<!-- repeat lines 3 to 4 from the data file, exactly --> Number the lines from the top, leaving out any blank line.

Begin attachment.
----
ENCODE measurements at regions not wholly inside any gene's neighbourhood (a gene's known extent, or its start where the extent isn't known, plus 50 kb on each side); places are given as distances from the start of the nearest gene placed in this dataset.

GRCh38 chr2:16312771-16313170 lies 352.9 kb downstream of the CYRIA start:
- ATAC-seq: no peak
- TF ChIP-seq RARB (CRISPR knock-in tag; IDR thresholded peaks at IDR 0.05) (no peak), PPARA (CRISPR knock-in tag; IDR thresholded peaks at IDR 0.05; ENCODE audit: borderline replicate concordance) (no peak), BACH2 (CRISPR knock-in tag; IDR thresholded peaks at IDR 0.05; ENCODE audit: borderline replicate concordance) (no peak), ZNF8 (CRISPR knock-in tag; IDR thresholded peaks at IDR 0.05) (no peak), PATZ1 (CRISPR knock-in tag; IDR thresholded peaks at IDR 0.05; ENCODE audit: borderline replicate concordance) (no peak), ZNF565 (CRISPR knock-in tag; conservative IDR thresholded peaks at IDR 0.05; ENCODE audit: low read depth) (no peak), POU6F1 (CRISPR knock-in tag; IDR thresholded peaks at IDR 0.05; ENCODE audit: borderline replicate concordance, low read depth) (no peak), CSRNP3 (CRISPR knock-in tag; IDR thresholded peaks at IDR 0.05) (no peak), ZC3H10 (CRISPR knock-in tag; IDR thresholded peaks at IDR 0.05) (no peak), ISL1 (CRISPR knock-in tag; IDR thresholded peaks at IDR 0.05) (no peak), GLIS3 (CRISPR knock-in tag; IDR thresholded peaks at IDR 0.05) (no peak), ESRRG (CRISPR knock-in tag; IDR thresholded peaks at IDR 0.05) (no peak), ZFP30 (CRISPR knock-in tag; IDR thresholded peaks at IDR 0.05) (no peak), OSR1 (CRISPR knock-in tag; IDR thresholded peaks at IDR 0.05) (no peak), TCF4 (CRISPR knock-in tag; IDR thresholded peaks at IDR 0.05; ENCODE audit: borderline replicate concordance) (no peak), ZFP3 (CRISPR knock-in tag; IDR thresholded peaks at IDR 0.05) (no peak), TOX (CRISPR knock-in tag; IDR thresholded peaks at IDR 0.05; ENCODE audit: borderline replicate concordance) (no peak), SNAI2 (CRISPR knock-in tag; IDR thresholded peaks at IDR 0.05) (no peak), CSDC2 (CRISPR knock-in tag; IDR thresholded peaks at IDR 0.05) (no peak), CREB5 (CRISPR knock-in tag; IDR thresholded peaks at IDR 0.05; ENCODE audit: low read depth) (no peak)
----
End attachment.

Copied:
- ATAC-seq: no peak
- TF ChIP-seq RARB (CRISPR knock-in tag; IDR thresholded peaks at IDR 0.05) (no peak), PPARA (CRISPR knock-in tag; IDR thresholded peaks at IDR 0.05; ENCODE audit: borderline replicate concordance) (no peak), BACH2 (CRISPR knock-in tag; IDR thresholded peaks at IDR 0.05; ENCODE audit: borderline replicate concordance) (no peak), ZNF8 (CRISPR knock-in tag; IDR thresholded peaks at IDR 0.05) (no peak), PATZ1 (CRISPR knock-in tag; IDR thresholded peaks at IDR 0.05; ENCODE audit: borderline replicate concordance) (no peak), ZNF565 (CRISPR knock-in tag; conservative IDR thresholded peaks at IDR 0.05; ENCODE audit: low read depth) (no peak), POU6F1 (CRISPR knock-in tag; IDR thresholded peaks at IDR 0.05; ENCODE audit: borderline replicate concordance, low read depth) (no peak), CSRNP3 (CRISPR knock-in tag; IDR thresholded peaks at IDR 0.05) (no peak), ZC3H10 (CRISPR knock-in tag; IDR thresholded peaks at IDR 0.05) (no peak), ISL1 (CRISPR knock-in tag; IDR thresholded peaks at IDR 0.05) (no peak), GLIS3 (CRISPR knock-in tag; IDR thresholded peaks at IDR 0.05) (no peak), ESRRG (CRISPR knock-in tag; IDR thresholded peaks at IDR 0.05) (no peak), ZFP30 (CRISPR knock-in tag; IDR thresholded peaks at IDR 0.05) (no peak), OSR1 (CRISPR knock-in tag; IDR thresholded peaks at IDR 0.05) (no peak), TCF4 (CRISPR knock-in tag; IDR thresholded peaks at IDR 0.05; ENCODE audit: borderline replicate concordance) (no peak), ZFP3 (CRISPR knock-in tag; IDR thresholded peaks at IDR 0.05) (no peak), TOX (CRISPR knock-in tag; IDR thresholded peaks at IDR 0.05; ENCODE audit: borderline replicate concordance) (no peak), SNAI2 (CRISPR knock-in tag; IDR thresholded peaks at IDR 0.05) (no peak), CSDC2 (CRISPR knock-in tag; IDR thresholded peaks at IDR 0.05) (no peak), CREB5 (CRISPR knock-in tag; IDR thresholded peaks at IDR 0.05; ENCODE audit: low read depth) (no peak)